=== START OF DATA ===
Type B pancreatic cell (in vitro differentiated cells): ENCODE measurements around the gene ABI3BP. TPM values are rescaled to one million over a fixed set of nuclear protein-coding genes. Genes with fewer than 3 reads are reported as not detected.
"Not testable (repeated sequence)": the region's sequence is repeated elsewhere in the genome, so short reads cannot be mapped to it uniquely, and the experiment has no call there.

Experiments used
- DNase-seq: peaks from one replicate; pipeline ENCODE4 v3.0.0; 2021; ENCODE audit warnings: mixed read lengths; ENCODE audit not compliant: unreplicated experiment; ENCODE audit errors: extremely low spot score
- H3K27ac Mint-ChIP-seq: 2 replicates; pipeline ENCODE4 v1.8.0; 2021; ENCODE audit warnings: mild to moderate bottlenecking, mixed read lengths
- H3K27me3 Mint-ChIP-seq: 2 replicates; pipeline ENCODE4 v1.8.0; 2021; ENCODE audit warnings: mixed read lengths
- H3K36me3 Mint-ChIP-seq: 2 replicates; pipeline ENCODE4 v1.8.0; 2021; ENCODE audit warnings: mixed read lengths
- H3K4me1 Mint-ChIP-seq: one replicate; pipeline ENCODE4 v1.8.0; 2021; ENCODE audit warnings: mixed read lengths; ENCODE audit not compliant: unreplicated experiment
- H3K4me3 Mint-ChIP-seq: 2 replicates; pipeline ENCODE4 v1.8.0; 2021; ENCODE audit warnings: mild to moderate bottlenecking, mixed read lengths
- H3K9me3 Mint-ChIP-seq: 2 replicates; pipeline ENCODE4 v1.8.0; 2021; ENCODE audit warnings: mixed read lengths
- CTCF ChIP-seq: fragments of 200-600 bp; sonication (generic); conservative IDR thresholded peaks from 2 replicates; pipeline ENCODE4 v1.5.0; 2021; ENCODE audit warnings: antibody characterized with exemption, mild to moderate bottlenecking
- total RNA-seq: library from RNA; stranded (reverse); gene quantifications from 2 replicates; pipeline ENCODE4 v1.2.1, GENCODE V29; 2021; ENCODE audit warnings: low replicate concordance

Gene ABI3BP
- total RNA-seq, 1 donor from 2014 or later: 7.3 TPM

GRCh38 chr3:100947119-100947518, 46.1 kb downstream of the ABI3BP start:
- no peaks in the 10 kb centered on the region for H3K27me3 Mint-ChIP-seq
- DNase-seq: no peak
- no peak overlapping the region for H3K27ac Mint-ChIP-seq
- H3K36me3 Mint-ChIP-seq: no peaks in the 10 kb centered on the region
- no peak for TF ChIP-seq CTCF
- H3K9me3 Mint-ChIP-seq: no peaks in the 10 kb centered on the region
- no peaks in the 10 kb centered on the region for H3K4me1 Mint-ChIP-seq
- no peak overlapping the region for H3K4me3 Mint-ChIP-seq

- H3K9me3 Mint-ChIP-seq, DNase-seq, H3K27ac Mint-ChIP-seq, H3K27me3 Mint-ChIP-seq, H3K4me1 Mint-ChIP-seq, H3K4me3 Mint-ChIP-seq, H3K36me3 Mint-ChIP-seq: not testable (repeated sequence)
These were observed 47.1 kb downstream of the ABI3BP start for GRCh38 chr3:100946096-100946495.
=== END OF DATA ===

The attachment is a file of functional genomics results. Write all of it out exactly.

Type B pancreatic cell (in vitro differentiated cells): ENCODE measurements around the gene ABI3BP. TPM values are rescaled to one million over a fixed set of nuclear protein-coding genes. Genes with fewer than 3 reads are reported as not detected.
"Not testable (repeated sequence)": the region's sequence is repeated elsewhere in the genome, so short reads cannot be mapped to it uniquely, and the experiment has no call there.

Experiments used
- DNase-seq: peaks from one replicate; pipeline ENCODE4 v3.0.0; 2021; ENCODE audit warnings: mixed read lengths; ENCODE audit not compliant: unreplicated experiment; ENCODE audit errors: extremely low spot score
- H3K27ac Mint-ChIP-seq: 2 replicates; pipeline ENCODE4 v1.8.0; 2021; ENCODE audit warnings: mild to moderate bottlenecking, mixed read lengths
- H3K27me3 Mint-ChIP-seq: 2 replicates; pipeline ENCODE4 v1.8.0; 2021; ENCODE audit warnings: mixed read lengths
- H3K36me3 Mint-ChIP-seq: 2 replicates; pipeline ENCODE4 v1.8.0; 2021; ENCODE audit warnings: mixed read lengths
- H3K4me1 Mint-ChIP-seq: one replicate; pipeline ENCODE4 v1.8.0; 2021; ENCODE audit warnings: mixed read lengths; ENCODE audit not compliant: unreplicated experiment
- H3K4me3 Mint-ChIP-seq: 2 replicates; pipeline ENCODE4 v1.8.0; 2021; ENCODE audit warnings: mild to moderate bottlenecking, mixed read lengths
- H3K9me3 Mint-ChIP-seq: 2 replicates; pipeline ENCODE4 v1.8.0; 2021; ENCODE audit warnings: mixed read lengths
- CTCF ChIP-seq: fragments of 200-600 bp; sonication (generic); conservative IDR thresholded peaks from 2 replicates; pipeline ENCODE4 v1.5.0; 2021; ENCODE audit warnings: antibody characterized with exemption, mild to moderate bottlenecking
- total RNA-seq: library from RNA; stranded (reverse); gene quantifications from 2 replicates; pipeline ENCODE4 v1.2.1, GENCODE V29; 2021; ENCODE audit warnings: low replicate concordance

Gene ABI3BP
- total RNA-seq, 1 donor from 2014 or later: 7.3 TPM

GRCh38 chr3:100947119-100947518, 46.1 kb downstream of the ABI3BP start:
- no peaks in the 10 kb centered on the region for H3K27me3 Mint-ChIP-seq
- DNase-seq: no peak
- no peak overlapping the region for H3K27ac Mint-ChIP-seq
- H3K36me3 Mint-ChIP-seq: no peaks in the 10 kb centered on the region
- no peak for TF ChIP-seq CTCF
- H3K9me3 Mint-ChIP-seq: no peaks in the 10 kb centered on the region
- no peaks in the 10 kb centered on the region for H3K4me1 Mint-ChIP-seq
- no peak overlapping the region for H3K4me3 Mint-ChIP-seq

- H3K9me3 Mint-ChIP-seq, DNase-seq, H3K27ac Mint-ChIP-seq, H3K27me3 Mint-ChIP-seq, H3K4me1 Mint-ChIP-seq, H3K4me3 Mint-ChIP-seq, H3K36me3 Mint-ChIP-seq: not testable (repeated sequence)
These were observed 47.1 kb downstream of the ABI3BP start for GRCh38 chr3:100946096-100946495.